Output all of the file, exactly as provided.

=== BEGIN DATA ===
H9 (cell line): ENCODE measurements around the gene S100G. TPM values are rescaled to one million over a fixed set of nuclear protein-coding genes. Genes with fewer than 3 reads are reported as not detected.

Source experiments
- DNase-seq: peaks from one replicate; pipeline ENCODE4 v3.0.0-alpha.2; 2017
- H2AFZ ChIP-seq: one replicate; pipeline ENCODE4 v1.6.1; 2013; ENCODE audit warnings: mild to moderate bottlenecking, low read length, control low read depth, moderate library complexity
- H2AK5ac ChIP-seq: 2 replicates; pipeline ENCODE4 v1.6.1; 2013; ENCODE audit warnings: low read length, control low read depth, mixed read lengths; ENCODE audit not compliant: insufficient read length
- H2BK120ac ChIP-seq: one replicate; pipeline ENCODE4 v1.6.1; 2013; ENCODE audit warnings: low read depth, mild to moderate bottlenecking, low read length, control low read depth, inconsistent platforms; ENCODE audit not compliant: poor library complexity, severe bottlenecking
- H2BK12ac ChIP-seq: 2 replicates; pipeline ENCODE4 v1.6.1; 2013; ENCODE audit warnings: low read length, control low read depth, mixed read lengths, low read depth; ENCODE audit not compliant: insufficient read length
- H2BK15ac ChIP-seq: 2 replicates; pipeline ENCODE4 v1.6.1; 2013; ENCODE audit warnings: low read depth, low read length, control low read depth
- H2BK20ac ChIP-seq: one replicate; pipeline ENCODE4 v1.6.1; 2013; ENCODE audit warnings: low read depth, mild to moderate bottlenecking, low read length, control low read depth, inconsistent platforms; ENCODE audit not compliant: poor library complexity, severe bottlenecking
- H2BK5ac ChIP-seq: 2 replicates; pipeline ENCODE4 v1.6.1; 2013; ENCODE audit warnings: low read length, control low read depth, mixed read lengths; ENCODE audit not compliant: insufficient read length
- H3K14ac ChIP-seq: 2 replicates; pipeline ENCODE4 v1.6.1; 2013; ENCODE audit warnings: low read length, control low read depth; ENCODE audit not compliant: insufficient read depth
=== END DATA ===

H9 (cell line): ENCODE measurements around the gene S100G. TPM values are rescaled to one million over a fixed set of nuclear protein-coding genes. Genes with fewer than 3 reads are reported as not detected.

Source experiments
- DNase-seq: peaks from one replicate; pipeline ENCODE4 v3.0.0-alpha.2; 2017
- H2AFZ ChIP-seq: one replicate; pipeline ENCODE4 v1.6.1; 2013; ENCODE audit warnings: mild to moderate bottlenecking, low read length, control low read depth, moderate library complexity
- H2AK5ac ChIP-seq: 2 replicates; pipeline ENCODE4 v1.6.1; 2013; ENCODE audit warnings: low read length, control low read depth, mixed read lengths; ENCODE audit not compliant: insufficient read length
- H2BK120ac ChIP-seq: one replicate; pipeline ENCODE4 v1.6.1; 2013; ENCODE audit warnings: low read depth, mild to moderate bottlenecking, low read length, control low read depth, inconsistent platforms; ENCODE audit not compliant: poor library complexity, severe bottlenecking
- H2BK12ac ChIP-seq: 2 replicates; pipeline ENCODE4 v1.6.1; 2013; ENCODE audit warnings: low read length, control low read depth, mixed read lengths, low read depth; ENCODE audit not compliant: insufficient read length
- H2BK15ac ChIP-seq: 2 replicates; pipeline ENCODE4 v1.6.1; 2013; ENCODE audit warnings: low read depth, low read length, control low read depth
- H2BK20ac ChIP-seq: one replicate; pipeline ENCODE4 v1.6.1; 2013; ENCODE audit warnings: low read depth, mild to moderate bottlenecking, low read length, control low read depth, inconsistent platforms; ENCODE audit not compliant: poor library complexity, severe bottlenecking
- H2BK5ac ChIP-seq: 2 replicates; pipeline ENCODE4 v1.6.1; 2013; ENCODE audit warnings: low read length, control low read depth, mixed read lengths; ENCODE audit not compliant: insufficient read length
- H3K14ac ChIP-seq: 2 replicates; pipeline ENCODE4 v1.6.1; 2013; ENCODE audit warnings: low read length, control low read depth; ENCODE audit not compliant: insufficient read depth